This fluted sandstone chamber, carved by eons of flashfloods, is in the Left Fork of North Creek, in Zion National Park, Utah. It’s hard to judge its size without any references in the frame, on the screen it looks as if it may be two feet high instead of closer to twenty. But, that doesn’t take away from the beauty or mystery of this image.
This is the subway terminus. It’s the end of the line for hikers coming up canyon to the Subway, and the last notable obstacle to overcome on the top-down route. When approaching from above, the stream just disappears into a crack in the canyon floor where two massive sandstone blocks abut, and it’s hard to even get a sense of this chamber.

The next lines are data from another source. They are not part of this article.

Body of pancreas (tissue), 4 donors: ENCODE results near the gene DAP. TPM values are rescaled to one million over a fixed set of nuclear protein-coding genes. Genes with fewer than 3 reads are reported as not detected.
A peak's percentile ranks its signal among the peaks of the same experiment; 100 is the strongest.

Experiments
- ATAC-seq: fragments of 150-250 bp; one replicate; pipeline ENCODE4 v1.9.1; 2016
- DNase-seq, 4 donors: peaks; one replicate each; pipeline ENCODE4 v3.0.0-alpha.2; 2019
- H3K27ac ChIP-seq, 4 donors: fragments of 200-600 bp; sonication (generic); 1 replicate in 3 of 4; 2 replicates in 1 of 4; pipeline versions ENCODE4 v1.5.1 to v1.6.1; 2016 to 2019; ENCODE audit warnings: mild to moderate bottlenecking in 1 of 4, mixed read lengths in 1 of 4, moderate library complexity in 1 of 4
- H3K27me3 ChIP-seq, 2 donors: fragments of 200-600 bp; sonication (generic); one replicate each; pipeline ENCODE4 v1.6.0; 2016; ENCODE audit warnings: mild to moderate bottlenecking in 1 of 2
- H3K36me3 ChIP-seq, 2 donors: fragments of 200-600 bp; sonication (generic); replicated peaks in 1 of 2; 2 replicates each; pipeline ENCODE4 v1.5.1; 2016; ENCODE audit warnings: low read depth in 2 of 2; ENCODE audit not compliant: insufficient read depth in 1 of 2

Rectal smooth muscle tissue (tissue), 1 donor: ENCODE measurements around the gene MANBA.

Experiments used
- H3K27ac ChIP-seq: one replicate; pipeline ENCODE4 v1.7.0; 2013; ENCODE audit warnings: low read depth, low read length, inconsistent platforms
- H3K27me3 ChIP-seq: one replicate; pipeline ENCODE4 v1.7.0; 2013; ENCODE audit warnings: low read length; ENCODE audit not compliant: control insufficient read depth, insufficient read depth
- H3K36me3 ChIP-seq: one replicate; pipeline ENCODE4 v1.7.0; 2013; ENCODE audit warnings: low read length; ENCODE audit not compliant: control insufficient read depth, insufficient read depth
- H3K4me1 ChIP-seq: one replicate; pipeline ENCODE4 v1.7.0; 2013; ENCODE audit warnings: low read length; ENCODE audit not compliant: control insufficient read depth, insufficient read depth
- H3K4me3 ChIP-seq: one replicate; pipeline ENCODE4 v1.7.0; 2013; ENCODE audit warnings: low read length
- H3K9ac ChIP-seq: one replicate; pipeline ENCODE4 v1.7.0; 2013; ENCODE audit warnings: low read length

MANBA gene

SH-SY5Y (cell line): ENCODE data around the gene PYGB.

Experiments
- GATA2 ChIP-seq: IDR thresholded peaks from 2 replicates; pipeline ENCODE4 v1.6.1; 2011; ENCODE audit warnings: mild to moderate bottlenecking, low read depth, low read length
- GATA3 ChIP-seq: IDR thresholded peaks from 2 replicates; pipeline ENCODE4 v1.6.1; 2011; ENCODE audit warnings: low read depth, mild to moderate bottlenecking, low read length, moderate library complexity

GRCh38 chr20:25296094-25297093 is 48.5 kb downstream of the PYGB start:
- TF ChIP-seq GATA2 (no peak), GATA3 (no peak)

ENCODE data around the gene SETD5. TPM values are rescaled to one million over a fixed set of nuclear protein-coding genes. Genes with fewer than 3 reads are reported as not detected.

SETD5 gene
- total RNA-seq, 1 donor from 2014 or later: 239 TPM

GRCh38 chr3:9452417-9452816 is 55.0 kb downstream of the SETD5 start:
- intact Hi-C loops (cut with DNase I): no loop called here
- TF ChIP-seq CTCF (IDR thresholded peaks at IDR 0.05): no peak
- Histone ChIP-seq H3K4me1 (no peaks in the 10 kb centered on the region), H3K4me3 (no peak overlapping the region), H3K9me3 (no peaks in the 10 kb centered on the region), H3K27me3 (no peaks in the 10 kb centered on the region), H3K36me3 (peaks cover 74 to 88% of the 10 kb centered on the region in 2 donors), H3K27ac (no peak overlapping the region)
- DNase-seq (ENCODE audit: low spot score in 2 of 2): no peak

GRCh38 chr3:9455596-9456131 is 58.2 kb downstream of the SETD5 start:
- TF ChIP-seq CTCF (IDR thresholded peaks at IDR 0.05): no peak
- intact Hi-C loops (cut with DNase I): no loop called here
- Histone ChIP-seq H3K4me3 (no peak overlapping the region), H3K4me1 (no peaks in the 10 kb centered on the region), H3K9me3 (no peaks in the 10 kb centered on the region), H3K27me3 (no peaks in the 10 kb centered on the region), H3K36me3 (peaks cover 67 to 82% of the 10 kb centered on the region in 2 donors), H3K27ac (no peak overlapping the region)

Weathered trunk sections of fallen pine trees from the slopes above have washed down canyon and been wedged into the skylight of this room by the same forces that carved it. One of these logs provides a stepping stone as you’re forced into crossing from one broad sandstone ledge to another, as they both pinch off and abruptly end at a twenty foot fall, and the whole canyon swings ninety degrees toward the north. It’s time to get the rope out again and descend into the Subway.
The Left Fork of North Creek has to be one of the worlds’ classic hikes. The route from the top down requires some preparation as well as a certain amount of strength and endurance, and a backcountry permit from the park. Most people find it strenuous and challenging, so it helps to go with someone who knows the way. It’s definitely a canyoneering adventure you’ll never forget. Every time I’ve hiked this route, I’ve felt a slight knot in my stomach, a nervous appreciation for the canyon’s indifference to life and death and its rugged remoteness.